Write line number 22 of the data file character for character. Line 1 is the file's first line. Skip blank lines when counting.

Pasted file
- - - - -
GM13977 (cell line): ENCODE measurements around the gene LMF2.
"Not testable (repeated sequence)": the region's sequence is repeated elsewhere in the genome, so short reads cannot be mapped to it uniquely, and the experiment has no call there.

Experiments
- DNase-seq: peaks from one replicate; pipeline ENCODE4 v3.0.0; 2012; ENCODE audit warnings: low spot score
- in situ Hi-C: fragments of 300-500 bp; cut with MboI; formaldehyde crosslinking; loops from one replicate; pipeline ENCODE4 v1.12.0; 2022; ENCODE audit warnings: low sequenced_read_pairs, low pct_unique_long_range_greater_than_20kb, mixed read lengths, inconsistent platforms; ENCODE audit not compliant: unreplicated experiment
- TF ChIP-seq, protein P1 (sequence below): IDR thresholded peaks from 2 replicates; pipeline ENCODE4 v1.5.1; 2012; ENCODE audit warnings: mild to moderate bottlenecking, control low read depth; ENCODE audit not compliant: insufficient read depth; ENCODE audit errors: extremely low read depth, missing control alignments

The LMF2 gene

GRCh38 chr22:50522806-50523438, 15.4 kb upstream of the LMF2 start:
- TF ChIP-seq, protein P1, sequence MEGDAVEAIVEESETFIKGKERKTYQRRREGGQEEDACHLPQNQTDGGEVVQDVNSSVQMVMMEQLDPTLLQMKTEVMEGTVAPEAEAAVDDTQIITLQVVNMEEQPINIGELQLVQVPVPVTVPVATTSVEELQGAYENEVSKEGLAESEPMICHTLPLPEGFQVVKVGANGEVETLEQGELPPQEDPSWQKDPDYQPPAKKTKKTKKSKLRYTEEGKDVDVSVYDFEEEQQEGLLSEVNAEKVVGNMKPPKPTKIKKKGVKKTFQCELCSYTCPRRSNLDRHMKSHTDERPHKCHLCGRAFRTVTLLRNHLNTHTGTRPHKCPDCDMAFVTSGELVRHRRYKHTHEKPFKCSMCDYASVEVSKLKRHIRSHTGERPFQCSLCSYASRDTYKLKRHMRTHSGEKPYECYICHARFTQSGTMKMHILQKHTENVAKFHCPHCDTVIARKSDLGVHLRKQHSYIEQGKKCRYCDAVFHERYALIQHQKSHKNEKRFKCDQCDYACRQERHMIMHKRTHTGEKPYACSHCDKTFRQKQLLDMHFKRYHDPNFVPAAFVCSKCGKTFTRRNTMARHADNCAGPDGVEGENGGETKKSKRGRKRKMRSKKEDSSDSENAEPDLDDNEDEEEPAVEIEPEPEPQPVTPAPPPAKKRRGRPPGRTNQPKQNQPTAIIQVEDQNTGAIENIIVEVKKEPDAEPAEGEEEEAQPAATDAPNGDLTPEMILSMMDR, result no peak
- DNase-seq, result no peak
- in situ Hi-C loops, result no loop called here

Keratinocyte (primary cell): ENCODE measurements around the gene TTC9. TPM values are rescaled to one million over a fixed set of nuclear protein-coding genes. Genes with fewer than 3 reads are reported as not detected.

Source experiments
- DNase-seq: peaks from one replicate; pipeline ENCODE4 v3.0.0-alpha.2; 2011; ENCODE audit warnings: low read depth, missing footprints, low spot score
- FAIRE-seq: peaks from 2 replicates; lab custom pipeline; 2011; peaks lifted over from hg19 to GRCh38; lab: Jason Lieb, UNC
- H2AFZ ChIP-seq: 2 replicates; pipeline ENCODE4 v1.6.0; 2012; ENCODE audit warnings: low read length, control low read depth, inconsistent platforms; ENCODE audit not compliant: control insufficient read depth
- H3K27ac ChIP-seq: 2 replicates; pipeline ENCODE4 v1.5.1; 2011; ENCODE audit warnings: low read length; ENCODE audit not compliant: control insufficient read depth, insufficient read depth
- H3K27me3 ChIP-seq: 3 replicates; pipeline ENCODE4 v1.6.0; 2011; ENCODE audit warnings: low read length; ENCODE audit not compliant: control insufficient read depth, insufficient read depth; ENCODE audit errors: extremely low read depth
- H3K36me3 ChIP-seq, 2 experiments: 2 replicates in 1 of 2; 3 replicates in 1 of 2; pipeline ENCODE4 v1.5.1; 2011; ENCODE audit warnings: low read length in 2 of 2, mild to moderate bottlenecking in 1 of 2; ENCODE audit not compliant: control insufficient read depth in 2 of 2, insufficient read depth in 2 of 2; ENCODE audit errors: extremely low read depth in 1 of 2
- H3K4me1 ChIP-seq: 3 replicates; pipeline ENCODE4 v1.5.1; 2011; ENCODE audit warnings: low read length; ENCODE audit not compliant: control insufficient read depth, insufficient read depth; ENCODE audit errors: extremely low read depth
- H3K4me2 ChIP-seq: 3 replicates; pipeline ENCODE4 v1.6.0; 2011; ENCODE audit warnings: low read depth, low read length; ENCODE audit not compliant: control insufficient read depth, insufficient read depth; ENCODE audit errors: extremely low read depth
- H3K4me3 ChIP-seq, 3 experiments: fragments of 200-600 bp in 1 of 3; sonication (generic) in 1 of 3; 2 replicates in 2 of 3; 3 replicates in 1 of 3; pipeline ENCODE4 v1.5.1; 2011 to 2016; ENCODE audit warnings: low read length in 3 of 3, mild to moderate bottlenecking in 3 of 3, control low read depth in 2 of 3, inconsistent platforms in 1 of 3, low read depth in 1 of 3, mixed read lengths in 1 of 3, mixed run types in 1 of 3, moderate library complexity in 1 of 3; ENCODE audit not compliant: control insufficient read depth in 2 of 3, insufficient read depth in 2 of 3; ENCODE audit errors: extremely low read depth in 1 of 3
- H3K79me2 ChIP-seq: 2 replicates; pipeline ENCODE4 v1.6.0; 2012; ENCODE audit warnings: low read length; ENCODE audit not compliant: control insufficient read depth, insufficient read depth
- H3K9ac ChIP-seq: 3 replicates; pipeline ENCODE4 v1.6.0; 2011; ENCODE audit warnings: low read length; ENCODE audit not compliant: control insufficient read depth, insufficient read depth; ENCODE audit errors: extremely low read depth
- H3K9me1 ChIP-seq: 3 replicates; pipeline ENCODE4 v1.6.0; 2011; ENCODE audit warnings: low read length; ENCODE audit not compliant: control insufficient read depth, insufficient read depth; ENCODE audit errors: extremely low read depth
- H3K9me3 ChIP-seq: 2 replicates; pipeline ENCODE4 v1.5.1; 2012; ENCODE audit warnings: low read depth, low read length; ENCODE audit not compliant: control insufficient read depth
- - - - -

- H3K4me3 ChIP-seq, 3 experiments: fragments of 200-600 bp in 1 of 3; sonication (generic) in 1 of 3; 2 replicates in 2 of 3; 3 replicates in 1 of 3; pipeline ENCODE4 v1.5.1; 2011 to 2016; ENCODE audit warnings: low read length in 3 of 3, mild to moderate bottlenecking in 3 of 3, control low read depth in 2 of 3, inconsistent platforms in 1 of 3, low read depth in 1 of 3, mixed read lengths in 1 of 3, mixed run types in 1 of 3, moderate library complexity in 1 of 3; ENCODE audit not compliant: control insufficient read depth in 2 of 3, insufficient read depth in 2 of 3; ENCODE audit errors: extremely low read depth in 1 of 3